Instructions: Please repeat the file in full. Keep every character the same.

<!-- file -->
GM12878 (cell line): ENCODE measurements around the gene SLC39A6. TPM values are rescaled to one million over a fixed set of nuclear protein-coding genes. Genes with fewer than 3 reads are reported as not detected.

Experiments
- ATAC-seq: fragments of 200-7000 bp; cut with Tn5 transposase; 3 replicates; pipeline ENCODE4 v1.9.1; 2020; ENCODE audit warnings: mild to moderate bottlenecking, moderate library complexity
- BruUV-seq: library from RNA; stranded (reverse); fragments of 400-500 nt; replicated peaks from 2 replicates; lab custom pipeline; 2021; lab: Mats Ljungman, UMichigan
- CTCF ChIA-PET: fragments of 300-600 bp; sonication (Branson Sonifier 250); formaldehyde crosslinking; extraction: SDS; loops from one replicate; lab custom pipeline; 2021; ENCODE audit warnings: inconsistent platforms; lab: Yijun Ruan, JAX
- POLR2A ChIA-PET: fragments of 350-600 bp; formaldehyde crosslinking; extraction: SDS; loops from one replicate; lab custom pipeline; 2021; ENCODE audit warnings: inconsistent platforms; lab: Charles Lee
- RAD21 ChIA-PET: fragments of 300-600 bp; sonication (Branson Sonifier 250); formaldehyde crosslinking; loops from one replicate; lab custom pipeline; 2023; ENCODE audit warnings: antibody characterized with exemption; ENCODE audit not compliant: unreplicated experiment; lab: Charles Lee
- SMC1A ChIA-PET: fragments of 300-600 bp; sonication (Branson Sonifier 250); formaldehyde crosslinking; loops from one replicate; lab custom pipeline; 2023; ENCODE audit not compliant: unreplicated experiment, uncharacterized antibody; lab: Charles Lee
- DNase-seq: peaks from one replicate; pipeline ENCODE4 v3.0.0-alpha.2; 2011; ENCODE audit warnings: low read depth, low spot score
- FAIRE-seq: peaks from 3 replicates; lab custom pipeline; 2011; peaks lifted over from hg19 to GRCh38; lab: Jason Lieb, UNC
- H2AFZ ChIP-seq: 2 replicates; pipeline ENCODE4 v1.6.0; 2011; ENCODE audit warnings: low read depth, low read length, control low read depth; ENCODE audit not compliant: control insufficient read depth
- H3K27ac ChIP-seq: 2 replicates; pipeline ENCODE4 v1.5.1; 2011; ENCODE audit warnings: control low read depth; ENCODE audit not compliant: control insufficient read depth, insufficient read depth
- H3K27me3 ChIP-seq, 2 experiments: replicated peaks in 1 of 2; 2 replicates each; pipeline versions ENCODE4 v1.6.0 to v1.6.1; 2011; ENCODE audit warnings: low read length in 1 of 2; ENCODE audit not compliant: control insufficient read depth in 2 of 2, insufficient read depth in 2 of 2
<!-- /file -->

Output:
GM12878 (cell line): ENCODE measurements around the gene SLC39A6. TPM values are rescaled to one million over a fixed set of nuclear protein-coding genes. Genes with fewer than 3 reads are reported as not detected.

Experiments
- ATAC-seq: fragments of 200-7000 bp; cut with Tn5 transposase; 3 replicates; pipeline ENCODE4 v1.9.1; 2020; ENCODE audit warnings: mild to moderate bottlenecking, moderate library complexity
- BruUV-seq: library from RNA; stranded (reverse); fragments of 400-500 nt; replicated peaks from 2 replicates; lab custom pipeline; 2021; lab: Mats Ljungman, UMichigan
- CTCF ChIA-PET: fragments of 300-600 bp; sonication (Branson Sonifier 250); formaldehyde crosslinking; extraction: SDS; loops from one replicate; lab custom pipeline; 2021; ENCODE audit warnings: inconsistent platforms; lab: Yijun Ruan, JAX
- POLR2A ChIA-PET: fragments of 350-600 bp; formaldehyde crosslinking; extraction: SDS; loops from one replicate; lab custom pipeline; 2021; ENCODE audit warnings: inconsistent platforms; lab: Charles Lee
- RAD21 ChIA-PET: fragments of 300-600 bp; sonication (Branson Sonifier 250); formaldehyde crosslinking; loops from one replicate; lab custom pipeline; 2023; ENCODE audit warnings: antibody characterized with exemption; ENCODE audit not compliant: unreplicated experiment; lab: Charles Lee
- SMC1A ChIA-PET: fragments of 300-600 bp; sonication (Branson Sonifier 250); formaldehyde crosslinking; loops from one replicate; lab custom pipeline; 2023; ENCODE audit not compliant: unreplicated experiment, uncharacterized antibody; lab: Charles Lee
- DNase-seq: peaks from one replicate; pipeline ENCODE4 v3.0.0-alpha.2; 2011; ENCODE audit warnings: low read depth, low spot score
- FAIRE-seq: peaks from 3 replicates; lab custom pipeline; 2011; peaks lifted over from hg19 to GRCh38; lab: Jason Lieb, UNC
- H2AFZ ChIP-seq: 2 replicates; pipeline ENCODE4 v1.6.0; 2011; ENCODE audit warnings: low read depth, low read length, control low read depth; ENCODE audit not compliant: control insufficient read depth
- H3K27ac ChIP-seq: 2 replicates; pipeline ENCODE4 v1.5.1; 2011; ENCODE audit warnings: control low read depth; ENCODE audit not compliant: control insufficient read depth, insufficient read depth
- H3K27me3 ChIP-seq, 2 experiments: replicated peaks in 1 of 2; 2 replicates each; pipeline versions ENCODE4 v1.6.0 to v1.6.1; 2011; ENCODE audit warnings: low read length in 1 of 2; ENCODE audit not compliant: control insufficient read depth in 2 of 2, insufficient read depth in 2 of 2